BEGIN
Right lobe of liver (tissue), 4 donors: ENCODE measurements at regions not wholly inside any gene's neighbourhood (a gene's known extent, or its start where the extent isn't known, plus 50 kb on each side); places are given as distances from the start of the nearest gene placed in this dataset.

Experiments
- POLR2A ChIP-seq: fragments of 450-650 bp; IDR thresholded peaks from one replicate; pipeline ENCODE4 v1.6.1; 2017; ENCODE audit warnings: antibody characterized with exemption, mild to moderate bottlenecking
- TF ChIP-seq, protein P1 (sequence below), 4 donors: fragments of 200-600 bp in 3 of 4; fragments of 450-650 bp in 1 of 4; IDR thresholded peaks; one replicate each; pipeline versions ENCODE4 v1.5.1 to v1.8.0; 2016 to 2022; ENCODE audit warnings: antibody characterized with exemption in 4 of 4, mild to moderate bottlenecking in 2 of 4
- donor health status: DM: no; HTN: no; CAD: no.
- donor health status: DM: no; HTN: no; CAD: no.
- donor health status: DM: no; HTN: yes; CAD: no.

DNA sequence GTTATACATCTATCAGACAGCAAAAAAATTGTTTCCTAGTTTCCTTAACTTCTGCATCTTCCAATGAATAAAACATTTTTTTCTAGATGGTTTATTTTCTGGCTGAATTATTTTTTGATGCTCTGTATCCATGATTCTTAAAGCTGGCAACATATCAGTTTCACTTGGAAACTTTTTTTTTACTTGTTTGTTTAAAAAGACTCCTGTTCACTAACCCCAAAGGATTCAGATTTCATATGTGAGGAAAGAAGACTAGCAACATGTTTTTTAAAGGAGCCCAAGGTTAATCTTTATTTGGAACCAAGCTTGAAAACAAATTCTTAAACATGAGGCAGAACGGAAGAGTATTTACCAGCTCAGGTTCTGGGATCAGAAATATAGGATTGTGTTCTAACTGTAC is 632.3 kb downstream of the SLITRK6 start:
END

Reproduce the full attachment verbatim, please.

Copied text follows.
Right lobe of liver (tissue), 4 donors: ENCODE measurements at regions not wholly inside any gene's neighbourhood (a gene's known extent, or its start where the extent isn't known, plus 50 kb on each side); places are given as distances from the start of the nearest gene placed in this dataset.

Experiments
- POLR2A ChIP-seq: fragments of 450-650 bp; IDR thresholded peaks from one replicate; pipeline ENCODE4 v1.6.1; 2017; ENCODE audit warnings: antibody characterized with exemption, mild to moderate bottlenecking
- TF ChIP-seq, protein P1 (sequence below), 4 donors: fragments of 200-600 bp in 3 of 4; fragments of 450-650 bp in 1 of 4; IDR thresholded peaks; one replicate each; pipeline versions ENCODE4 v1.5.1 to v1.8.0; 2016 to 2022; ENCODE audit warnings: antibody characterized with exemption in 4 of 4, mild to moderate bottlenecking in 2 of 4
- donor health status: DM: no; HTN: no; CAD: no.
- donor health status: DM: no; HTN: no; CAD: no.
- donor health status: DM: no; HTN: yes; CAD: no.

DNA sequence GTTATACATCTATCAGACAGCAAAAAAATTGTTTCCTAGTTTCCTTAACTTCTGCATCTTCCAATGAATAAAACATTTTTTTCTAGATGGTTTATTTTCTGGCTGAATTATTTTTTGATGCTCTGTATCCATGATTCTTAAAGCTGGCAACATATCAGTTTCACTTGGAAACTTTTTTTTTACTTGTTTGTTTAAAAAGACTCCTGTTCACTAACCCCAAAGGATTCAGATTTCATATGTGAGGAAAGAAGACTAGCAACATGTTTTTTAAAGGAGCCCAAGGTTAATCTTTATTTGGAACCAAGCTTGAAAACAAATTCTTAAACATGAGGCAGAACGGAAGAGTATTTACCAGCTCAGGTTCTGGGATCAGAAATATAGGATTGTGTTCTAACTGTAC is 632.3 kb downstream of the SLITRK6 start: